The New York Times

Hilary Mantel's Triumphant New Novel Brings Thomas Cromwell Across the Finish Line

How suitably some writers come named. Muriel Spark, of the scorching short fiction. Judy Blume, of stories of young girls coming of age. Ann Patchett, in whose work families desperately try to repair their tattered ties.

Then there is Hilary Mantel, the author several books, including an acclaimed suite of novels set in Tudor England, in whose own name can be discerned her themes — of cloaking and secrecy, the weight of responsibility — and, as it happens, the particular pleasure of submitting to her lavish and gory imagination.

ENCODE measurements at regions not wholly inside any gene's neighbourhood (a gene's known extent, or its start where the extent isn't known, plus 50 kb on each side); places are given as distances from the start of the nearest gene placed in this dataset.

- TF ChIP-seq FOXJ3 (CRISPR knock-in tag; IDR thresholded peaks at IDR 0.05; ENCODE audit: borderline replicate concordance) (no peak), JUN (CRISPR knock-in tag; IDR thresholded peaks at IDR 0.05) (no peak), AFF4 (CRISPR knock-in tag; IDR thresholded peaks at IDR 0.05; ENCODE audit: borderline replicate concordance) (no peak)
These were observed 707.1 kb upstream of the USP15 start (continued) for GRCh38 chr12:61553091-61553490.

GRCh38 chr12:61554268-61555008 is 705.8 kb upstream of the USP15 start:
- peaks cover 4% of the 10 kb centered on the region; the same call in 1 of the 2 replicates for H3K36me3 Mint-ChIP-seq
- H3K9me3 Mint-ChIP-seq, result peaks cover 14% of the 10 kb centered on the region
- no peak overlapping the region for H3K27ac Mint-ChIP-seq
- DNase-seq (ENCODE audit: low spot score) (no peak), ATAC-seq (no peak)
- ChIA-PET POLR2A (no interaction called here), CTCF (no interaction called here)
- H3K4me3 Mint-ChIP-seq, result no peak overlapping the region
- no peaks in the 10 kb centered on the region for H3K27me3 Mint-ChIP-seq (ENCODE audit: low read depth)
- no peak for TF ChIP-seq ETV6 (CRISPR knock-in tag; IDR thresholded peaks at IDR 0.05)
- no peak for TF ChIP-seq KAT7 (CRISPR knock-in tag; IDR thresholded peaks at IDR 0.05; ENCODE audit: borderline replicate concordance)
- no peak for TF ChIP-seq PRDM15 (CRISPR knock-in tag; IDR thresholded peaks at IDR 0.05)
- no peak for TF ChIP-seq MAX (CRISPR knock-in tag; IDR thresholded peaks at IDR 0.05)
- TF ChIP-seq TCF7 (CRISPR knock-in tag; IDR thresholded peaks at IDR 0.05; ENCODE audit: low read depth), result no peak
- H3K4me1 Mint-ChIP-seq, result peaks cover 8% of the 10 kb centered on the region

When a hawk makes a kill, it drapes its wings over its prey, concealing it from other predators. This gesture is called “mantling,” and it’s a fine description of reading Mantel’s work. The world is blotted out as you are enveloped in the sweep of a story rich with conquest, conspiracy

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